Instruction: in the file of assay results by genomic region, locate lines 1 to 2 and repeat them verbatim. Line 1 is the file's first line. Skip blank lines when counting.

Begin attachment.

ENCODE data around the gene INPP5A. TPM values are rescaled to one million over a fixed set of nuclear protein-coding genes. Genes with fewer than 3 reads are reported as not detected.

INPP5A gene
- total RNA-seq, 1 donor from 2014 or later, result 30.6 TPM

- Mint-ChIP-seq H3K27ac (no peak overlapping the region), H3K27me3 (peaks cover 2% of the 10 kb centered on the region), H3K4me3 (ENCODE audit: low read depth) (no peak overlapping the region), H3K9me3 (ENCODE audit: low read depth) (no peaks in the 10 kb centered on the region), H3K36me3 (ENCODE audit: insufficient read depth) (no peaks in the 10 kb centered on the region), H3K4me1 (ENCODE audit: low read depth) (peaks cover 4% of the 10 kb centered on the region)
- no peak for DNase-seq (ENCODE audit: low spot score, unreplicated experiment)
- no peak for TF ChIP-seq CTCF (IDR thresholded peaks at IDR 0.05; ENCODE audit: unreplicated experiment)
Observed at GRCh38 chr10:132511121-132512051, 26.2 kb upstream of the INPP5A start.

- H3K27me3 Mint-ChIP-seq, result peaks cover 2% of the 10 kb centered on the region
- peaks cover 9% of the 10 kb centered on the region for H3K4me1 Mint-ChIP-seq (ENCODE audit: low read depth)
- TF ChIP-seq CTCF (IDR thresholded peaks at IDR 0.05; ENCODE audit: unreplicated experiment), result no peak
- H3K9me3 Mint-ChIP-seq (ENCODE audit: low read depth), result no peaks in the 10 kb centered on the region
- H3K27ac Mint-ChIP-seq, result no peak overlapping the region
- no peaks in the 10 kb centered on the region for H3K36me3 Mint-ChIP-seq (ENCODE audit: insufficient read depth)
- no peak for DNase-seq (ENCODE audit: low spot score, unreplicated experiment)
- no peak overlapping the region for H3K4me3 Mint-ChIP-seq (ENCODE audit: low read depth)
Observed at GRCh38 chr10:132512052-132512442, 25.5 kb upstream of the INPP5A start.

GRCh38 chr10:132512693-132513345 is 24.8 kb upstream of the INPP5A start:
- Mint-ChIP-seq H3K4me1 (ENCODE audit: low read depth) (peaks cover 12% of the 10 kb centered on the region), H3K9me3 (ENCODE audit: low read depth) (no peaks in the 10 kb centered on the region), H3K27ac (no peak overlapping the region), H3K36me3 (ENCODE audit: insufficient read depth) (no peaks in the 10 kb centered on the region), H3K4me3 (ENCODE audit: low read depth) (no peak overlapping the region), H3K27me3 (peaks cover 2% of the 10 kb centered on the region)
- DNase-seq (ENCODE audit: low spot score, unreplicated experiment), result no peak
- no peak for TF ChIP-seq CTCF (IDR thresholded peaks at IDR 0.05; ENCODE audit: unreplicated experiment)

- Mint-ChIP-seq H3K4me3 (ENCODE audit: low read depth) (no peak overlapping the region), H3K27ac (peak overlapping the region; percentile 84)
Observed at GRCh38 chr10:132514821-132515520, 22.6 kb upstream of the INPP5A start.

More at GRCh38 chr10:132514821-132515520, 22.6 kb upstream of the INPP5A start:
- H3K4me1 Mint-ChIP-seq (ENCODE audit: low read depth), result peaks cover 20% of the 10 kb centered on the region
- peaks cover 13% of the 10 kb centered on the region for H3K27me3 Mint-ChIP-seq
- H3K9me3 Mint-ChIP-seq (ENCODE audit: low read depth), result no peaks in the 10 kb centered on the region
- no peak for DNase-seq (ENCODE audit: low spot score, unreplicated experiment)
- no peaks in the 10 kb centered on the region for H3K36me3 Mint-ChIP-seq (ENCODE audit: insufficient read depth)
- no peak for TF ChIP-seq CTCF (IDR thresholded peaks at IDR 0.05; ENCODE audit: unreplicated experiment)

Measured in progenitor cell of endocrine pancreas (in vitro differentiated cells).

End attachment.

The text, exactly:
ENCODE data around the gene INPP5A. TPM values are rescaled to one million over a fixed set of nuclear protein-coding genes. Genes with fewer than 3 reads are reported as not detected.

INPP5A gene